It was raining this morning, so I thought I'd better go through the books in the beekeepers' library. I could have done the vacuuming and cleaned the kitchen, which badly need doing, but since I am a very dedicated committee member I thought the library should take precedence. The fact that I don't like housework very much may also have had something to do with it, but on the plus side for the library I had a member asking whether we had a book about wax, and the prospect of the County library being dispersed among the divisions because it is being evicted from Writtle College library. I'm not surprised by that, since they were already short of space and having to weed their horticultural books when I was there thirteen years ago. If our division was about to be offered the chance to bag some books from the County then we needed to know what we already had.
The previous librarian sent me a spreadsheet of the library contents, but since I wouldn't have known the names or titles, apart from a handful, looking at what we had and seeing its age and condition seemed a good idea. The contents of the boxes proved fascinating, as an historical document as much as an aid to keeping bees now. Given the new bee diseases that have arrived in recent decades, the changes in land management and available forage, and new regulations on honey labelling and marketing, books dating from the early part of the last century are going to be of limited use in a practical sense, though bee behaviour won't have changed that much in a hundred years when they have been around for millennia. One of my fellow beekeepers, I can't remember who, queried at the AGM whether we needed a library, now that so much information was available on the internet. But it is interesting to see how things used to be done, and I trust a respected classic author on subjects like bees in archaeology and mythology more than I do a website of unknown provenance found by Google search.
My standard textbook on general beekeeping was and is by Ted Hooper, and the library has two copies of his useful book, but I noticed that we had two and three copies of general guides by other, earlier authors. Before Hooper there was Herrod-Hempsall, and before him Edwards. Several of the books were North American, so not directly applicable to North Essex, but would be an interesting read if one had the time. I can't see many of our members wanting to borrow an HMSO 1912 Instruction in bee keeping for the use of Irish bee keepers, but you never know. A 1925 first edition of Anatomy and Physiology of the Honeybee by Snodgrass is a classic, and will be worth money.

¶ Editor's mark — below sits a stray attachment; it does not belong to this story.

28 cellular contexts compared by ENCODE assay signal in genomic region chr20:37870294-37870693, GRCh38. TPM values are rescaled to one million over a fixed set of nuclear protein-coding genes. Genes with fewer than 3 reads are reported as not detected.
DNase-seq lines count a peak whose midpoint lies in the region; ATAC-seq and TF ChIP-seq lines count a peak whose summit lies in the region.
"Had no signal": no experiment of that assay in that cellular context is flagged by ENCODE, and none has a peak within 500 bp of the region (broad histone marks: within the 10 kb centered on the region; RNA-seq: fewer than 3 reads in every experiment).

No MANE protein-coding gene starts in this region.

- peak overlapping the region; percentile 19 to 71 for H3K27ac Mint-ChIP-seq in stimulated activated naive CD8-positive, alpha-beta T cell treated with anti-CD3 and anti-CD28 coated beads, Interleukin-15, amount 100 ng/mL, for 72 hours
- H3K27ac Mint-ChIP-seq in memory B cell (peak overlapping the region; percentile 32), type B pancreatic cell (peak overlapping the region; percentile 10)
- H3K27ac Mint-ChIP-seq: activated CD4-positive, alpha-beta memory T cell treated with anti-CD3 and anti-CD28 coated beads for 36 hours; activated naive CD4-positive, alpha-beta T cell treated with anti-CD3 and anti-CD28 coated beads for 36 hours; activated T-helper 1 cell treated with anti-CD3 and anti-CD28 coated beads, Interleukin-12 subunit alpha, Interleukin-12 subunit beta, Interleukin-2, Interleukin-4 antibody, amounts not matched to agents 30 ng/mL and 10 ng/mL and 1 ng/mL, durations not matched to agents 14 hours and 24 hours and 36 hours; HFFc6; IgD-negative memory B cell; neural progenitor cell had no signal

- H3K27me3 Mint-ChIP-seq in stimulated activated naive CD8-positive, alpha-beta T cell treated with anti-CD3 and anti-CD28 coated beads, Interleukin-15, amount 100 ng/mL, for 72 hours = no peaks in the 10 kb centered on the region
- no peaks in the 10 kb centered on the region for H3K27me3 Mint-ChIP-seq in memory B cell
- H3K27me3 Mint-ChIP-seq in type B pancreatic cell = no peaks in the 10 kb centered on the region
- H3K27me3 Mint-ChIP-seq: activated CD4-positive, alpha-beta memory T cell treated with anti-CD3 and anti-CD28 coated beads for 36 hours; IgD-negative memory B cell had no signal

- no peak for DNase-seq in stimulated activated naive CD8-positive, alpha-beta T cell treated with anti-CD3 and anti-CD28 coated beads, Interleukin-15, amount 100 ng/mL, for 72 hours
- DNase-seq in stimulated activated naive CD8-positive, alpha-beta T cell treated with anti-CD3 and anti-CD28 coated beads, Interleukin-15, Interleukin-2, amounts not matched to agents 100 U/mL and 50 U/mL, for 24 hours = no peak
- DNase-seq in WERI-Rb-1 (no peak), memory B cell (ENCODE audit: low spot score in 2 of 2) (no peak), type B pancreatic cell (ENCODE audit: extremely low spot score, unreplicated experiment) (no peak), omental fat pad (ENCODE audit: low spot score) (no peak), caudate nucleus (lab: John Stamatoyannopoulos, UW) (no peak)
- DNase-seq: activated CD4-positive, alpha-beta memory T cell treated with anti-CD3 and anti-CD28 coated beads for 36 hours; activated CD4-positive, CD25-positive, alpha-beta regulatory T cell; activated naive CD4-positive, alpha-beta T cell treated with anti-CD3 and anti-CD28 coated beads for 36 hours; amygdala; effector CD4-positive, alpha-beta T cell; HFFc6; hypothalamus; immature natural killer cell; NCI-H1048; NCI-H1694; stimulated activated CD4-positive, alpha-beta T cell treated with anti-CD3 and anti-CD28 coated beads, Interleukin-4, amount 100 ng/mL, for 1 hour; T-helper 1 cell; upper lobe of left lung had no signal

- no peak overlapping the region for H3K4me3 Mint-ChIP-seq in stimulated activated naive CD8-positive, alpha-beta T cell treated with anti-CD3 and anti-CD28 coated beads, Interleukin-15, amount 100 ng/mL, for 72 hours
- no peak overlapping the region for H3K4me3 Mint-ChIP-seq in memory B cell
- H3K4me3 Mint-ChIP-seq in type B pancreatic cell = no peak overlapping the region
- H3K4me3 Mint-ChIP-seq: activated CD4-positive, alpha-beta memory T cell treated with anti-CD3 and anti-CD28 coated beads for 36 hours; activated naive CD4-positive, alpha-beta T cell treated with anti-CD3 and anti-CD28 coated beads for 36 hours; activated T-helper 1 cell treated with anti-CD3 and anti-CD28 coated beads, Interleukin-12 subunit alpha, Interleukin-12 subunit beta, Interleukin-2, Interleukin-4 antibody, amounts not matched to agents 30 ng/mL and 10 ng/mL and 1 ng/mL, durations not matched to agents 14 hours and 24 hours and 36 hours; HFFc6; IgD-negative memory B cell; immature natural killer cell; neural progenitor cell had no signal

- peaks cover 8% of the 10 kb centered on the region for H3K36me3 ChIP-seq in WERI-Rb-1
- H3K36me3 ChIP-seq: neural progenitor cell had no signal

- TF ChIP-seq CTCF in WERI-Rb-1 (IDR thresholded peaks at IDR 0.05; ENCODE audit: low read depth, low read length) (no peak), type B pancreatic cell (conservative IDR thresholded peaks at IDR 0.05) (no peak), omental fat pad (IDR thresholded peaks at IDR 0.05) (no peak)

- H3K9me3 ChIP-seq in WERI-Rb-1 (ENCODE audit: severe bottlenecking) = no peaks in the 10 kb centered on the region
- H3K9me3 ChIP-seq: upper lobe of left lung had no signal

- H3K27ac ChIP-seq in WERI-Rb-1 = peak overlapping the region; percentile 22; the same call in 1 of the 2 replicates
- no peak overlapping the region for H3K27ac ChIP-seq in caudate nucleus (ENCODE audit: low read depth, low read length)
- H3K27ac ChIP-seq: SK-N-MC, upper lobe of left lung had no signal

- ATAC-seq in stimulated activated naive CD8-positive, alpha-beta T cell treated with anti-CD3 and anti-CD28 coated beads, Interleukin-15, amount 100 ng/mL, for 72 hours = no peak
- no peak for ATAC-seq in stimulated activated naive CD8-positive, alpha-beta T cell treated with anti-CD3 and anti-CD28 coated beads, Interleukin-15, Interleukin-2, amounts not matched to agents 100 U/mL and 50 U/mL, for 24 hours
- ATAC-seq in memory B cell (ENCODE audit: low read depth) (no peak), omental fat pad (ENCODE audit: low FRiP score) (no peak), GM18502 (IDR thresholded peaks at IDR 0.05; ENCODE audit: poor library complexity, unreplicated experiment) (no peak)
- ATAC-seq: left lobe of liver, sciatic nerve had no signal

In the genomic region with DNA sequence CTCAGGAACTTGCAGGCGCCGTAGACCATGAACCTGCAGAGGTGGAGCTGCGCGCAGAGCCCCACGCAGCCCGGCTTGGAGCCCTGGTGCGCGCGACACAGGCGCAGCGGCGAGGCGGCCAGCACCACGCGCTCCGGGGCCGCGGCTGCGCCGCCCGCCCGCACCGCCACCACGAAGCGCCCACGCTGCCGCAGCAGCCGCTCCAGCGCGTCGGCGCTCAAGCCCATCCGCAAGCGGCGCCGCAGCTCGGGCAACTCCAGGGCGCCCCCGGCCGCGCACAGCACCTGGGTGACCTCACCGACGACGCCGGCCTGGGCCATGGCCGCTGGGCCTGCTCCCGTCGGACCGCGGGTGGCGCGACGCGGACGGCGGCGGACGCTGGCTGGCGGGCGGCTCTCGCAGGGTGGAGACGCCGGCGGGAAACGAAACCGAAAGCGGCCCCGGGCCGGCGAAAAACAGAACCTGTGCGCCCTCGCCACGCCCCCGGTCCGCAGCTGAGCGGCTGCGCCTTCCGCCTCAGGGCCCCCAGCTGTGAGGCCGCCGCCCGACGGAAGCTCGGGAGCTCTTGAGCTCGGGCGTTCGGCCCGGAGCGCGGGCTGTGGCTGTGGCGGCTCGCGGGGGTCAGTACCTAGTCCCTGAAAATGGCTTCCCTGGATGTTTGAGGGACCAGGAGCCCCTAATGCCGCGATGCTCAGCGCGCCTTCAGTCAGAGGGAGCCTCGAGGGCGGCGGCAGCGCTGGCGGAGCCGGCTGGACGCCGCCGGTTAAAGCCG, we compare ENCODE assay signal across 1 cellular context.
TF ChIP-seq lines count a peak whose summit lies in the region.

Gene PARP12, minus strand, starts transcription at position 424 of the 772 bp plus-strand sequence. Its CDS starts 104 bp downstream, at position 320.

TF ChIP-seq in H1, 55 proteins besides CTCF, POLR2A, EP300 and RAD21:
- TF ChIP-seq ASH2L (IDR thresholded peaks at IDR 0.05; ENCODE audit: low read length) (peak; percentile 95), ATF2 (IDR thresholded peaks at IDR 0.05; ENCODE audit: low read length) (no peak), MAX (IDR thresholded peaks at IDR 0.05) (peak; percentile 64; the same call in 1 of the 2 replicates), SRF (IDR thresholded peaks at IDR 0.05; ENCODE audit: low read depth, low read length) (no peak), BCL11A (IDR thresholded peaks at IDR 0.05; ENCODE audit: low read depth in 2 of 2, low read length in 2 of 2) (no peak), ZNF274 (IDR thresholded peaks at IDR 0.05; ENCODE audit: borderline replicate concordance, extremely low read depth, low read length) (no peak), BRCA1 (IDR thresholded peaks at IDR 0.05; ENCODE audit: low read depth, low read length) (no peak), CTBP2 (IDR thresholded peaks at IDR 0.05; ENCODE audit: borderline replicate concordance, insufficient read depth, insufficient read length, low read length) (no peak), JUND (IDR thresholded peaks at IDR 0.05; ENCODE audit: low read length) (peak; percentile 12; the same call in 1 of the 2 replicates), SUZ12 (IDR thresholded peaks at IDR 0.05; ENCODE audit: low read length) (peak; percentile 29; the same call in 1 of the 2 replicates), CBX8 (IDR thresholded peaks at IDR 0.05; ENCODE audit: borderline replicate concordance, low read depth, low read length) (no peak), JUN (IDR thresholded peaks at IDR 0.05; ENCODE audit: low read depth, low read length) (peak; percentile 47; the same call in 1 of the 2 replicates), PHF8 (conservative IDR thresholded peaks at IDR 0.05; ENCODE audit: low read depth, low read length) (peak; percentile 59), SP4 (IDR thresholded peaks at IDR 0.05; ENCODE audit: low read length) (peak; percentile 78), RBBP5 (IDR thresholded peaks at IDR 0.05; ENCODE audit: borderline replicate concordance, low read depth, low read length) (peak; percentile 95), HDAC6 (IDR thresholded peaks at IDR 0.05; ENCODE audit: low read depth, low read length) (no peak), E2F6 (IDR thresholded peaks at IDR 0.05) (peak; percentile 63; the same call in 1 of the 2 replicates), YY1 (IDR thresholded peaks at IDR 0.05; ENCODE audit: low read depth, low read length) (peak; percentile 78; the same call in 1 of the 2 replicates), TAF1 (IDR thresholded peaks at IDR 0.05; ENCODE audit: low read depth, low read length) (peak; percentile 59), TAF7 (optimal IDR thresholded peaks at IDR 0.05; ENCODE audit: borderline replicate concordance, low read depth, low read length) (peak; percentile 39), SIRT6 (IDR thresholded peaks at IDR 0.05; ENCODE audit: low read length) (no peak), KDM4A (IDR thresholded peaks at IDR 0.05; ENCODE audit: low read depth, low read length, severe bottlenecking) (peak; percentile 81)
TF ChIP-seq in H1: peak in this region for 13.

Some of the books came from Thurrock division, which years back seceded from Essex Beekeepers and set up on its own account. There must be something in the water at Thurrock, given that they have a unitary authority as well, instead of being part of Essex County Council. Others were gifted to the association by past members. I remember one of the donors, a kindly man, greatly interested in pollen identification, who sadly developed Altzheimer's. I had doubts about the historical interest of a few disintegrating post-war paperbacks, and some were downright insanitary, but most of the books were worthy of finding sanctuary in somebody's spare room for a while longer. I aim to read some of them myself.
Sitting in several other boxes are magazines and pamphlets going back to the 1970s, the collection I picked up from the previous librarian having already grown by two boxes donated by a member who no longer wanted to give them house-room, but didn't like to put them in the paper recycling bin at the local tip. Sorting and cataloguing those will have to wait for another wet day, in fact, probably another wet year as bad as 2012. My dedication to the library only goes so far.